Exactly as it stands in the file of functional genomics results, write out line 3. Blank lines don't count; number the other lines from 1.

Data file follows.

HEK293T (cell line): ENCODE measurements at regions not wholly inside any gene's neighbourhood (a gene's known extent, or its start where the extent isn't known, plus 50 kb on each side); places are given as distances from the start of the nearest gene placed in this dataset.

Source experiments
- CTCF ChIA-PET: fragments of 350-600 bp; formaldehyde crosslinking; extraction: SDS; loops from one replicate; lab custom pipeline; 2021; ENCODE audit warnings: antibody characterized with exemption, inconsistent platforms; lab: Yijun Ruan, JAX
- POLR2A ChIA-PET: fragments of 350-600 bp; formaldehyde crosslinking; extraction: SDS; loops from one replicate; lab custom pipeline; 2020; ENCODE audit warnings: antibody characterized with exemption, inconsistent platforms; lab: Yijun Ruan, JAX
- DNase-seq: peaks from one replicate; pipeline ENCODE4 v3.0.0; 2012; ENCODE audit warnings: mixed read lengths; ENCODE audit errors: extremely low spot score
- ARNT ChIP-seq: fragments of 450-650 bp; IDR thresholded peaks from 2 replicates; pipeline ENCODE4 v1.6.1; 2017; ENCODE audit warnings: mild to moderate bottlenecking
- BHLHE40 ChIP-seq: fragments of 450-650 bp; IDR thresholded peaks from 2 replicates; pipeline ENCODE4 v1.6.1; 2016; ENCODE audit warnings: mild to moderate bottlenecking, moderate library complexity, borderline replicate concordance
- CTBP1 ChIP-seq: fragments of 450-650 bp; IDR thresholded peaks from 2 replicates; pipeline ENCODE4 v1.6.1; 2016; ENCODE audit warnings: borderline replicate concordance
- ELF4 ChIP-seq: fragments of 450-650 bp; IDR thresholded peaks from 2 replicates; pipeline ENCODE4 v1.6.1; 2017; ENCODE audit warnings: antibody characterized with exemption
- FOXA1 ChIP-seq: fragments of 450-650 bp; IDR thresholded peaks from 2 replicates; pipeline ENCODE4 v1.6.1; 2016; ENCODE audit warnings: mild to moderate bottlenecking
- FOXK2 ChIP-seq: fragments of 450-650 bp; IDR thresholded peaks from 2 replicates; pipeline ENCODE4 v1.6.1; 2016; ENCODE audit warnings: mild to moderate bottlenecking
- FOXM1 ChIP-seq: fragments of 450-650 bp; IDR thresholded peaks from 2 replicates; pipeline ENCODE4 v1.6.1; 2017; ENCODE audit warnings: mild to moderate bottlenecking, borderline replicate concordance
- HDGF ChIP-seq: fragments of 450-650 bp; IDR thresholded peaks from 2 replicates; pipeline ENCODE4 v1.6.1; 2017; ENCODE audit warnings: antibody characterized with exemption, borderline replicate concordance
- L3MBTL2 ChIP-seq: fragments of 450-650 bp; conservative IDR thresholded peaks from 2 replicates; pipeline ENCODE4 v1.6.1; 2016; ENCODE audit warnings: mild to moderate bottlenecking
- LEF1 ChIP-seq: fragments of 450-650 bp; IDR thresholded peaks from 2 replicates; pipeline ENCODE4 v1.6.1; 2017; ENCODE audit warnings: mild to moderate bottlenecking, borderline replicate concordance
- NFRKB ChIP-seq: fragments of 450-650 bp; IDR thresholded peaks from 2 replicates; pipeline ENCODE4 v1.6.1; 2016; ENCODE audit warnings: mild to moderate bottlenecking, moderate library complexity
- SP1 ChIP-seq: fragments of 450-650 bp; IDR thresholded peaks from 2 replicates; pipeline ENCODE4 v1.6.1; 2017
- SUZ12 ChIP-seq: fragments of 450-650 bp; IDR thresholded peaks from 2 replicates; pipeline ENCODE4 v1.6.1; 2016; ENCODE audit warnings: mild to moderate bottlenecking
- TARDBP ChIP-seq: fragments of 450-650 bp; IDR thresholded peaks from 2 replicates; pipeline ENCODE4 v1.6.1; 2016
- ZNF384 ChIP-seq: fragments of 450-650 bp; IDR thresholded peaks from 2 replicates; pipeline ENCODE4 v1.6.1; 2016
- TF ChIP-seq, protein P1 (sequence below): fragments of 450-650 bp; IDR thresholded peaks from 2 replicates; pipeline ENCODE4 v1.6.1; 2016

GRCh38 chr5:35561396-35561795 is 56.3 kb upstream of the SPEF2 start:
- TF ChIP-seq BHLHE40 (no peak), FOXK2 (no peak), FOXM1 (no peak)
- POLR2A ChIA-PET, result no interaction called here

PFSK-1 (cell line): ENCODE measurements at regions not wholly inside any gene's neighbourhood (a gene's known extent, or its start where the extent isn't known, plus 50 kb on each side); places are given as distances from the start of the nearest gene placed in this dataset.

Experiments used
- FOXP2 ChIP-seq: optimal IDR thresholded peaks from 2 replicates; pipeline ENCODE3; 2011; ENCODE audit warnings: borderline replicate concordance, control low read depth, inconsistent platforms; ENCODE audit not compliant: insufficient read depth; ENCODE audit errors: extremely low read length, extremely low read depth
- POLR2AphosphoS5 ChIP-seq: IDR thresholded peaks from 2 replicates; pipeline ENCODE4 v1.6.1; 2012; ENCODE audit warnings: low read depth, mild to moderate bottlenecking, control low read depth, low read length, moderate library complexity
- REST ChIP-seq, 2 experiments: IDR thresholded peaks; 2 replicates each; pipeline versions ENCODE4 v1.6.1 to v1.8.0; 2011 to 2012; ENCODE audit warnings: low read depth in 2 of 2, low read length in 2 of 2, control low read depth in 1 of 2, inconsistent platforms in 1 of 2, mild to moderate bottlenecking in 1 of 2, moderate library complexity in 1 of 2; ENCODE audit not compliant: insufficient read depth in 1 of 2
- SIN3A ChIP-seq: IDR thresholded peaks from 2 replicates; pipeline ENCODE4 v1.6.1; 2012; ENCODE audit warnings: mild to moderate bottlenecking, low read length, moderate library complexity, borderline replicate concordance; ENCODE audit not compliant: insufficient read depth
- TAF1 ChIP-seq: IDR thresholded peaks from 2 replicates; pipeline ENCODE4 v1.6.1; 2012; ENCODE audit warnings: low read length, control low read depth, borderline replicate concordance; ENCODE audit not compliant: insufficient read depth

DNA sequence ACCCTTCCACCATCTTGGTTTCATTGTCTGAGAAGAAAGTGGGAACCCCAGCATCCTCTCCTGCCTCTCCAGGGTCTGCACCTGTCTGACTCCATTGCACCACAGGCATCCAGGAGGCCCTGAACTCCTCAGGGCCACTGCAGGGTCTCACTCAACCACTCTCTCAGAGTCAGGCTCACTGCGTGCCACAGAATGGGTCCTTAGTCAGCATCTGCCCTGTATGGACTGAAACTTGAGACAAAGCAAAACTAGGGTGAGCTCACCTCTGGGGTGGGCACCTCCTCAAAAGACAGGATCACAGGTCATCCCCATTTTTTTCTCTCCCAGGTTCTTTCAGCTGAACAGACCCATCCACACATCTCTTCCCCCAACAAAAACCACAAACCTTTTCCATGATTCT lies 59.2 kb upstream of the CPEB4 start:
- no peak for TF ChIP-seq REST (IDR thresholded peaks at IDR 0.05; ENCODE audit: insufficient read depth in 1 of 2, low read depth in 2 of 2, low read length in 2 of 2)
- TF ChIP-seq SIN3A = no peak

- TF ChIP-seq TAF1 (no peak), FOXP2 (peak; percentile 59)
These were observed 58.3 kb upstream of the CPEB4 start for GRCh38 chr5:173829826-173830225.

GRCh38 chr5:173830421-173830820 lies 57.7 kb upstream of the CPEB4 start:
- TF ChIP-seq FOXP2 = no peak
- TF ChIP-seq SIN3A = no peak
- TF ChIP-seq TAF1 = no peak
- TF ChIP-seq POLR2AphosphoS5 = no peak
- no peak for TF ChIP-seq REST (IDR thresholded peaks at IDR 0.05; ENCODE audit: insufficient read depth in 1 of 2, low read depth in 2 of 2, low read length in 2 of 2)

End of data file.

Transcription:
- CTCF ChIA-PET: fragments of 350-600 bp; formaldehyde crosslinking; extraction: SDS; loops from one replicate; lab custom pipeline; 2021; ENCODE audit warnings: antibody characterized with exemption, inconsistent platforms; lab: Yijun Ruan, JAX